Peripheral Vision: Side vision. The ability to see objects and movement outside of the direct line of vision.
On my daily bike commute I pass a middle school. If I leave at a certain time from home I ride by the school just as the students arrive. The bike path I use moves right along the back entrance to the school – the perfect spot for kids to enter the school using the same path I ride along.
The kids ride bikes, scooters and skateboards. When not using a vehicle appropriate for a 10-year-old, they walk … preferably three or more across, blocking the full path.
Why can they not see me?! I am riding along and clearly just want to pass and get past the school. I ride at a snail pace. Kids have turned right in front of me somehow not noticing my presence. I swear these kids have no peripheral vision.
Hum, that got me thinking… It is important to have a strong sense of peripheral vision, where you can see, understand and react to objects outside of your direct vision. For my musing today I am not focused on the physical ability, but instead I am pondering the need for a strong peripheral vision metaphorically for leaders.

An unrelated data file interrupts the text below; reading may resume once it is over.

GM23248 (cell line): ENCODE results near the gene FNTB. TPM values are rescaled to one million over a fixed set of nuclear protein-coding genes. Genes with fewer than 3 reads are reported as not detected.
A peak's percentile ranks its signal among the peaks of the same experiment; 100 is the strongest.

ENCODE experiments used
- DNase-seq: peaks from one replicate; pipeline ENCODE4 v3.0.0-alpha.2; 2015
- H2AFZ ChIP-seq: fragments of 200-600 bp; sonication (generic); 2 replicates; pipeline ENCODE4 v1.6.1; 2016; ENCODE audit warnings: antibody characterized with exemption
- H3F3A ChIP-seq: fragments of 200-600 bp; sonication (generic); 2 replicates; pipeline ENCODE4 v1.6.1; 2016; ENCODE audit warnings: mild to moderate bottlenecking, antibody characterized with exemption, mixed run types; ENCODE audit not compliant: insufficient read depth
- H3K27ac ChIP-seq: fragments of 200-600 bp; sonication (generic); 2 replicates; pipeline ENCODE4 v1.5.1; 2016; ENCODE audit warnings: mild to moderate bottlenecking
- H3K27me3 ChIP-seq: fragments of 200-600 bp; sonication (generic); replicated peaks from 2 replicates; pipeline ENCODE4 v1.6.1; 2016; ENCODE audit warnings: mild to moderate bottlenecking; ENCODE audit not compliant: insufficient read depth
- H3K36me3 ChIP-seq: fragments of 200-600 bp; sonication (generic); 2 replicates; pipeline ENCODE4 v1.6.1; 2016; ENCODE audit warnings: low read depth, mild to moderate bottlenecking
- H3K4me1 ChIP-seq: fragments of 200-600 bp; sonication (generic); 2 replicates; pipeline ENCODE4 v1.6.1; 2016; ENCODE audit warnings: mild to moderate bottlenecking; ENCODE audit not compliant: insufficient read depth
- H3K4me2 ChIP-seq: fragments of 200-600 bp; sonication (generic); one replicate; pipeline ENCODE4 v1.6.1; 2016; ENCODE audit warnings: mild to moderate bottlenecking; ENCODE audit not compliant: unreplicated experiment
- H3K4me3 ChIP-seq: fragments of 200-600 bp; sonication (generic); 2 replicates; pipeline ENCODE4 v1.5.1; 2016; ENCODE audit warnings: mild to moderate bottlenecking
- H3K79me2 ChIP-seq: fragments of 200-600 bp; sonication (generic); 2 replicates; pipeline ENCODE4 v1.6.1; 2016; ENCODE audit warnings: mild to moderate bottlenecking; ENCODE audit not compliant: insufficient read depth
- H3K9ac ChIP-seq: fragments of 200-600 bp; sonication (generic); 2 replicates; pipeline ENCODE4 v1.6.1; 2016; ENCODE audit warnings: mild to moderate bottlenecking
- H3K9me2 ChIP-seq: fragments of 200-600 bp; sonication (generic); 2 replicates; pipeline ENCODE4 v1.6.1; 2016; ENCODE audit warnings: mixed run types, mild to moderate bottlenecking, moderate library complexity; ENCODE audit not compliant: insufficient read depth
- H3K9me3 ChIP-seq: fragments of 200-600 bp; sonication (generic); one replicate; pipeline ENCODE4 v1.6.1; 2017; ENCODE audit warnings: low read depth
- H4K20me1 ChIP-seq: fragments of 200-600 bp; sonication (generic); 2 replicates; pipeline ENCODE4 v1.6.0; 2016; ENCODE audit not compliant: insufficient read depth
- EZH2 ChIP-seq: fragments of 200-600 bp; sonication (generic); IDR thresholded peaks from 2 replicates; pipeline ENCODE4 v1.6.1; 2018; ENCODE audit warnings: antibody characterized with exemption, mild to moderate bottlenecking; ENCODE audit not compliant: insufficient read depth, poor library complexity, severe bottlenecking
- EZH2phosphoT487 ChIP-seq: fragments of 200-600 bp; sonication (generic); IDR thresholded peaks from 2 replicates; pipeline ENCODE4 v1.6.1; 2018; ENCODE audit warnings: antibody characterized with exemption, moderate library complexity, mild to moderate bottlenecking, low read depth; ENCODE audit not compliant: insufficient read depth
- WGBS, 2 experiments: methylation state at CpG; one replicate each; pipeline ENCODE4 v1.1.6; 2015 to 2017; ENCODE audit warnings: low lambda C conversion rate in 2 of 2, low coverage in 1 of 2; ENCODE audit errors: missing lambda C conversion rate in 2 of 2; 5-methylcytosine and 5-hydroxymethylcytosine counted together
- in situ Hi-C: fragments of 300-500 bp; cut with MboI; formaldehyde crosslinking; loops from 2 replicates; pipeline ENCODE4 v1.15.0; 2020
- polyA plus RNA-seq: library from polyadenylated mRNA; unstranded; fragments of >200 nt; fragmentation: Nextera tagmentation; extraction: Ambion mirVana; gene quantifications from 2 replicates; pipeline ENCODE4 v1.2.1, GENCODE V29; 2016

I have worked for and with leaders who are great at deep focus on the job at hand. They get into the detail in front of them, but often miss the important information sitting right there within sight, but not in direct view. In their peripheral vision so-to-speak.
Indeed leaders need to develop a strong sense of peripheral vision for their environment. The need or opportunity so often is not in our direct sight line. Once noticed we can put that deep focus directly where it needs to be.
While a leader needs to build on experience, which helps the deep focus needed at times, a leader needs to also maintain that “beginners mind”. With a beginners mind everything is new and I believe, allows us to notice what is hanging out there … in our peripheral vision. This goes beyond the physical. In this sense our peripheral vision can be emotional and/or conceptual.
When we talk about a leader having “vision”, maybe it is time to really expand what we mean by vision.
I certainly hope the children I pass everyday grow and develop that sense of peripheral vision and everything it applies. It will be important for them in this increasingly complex world.source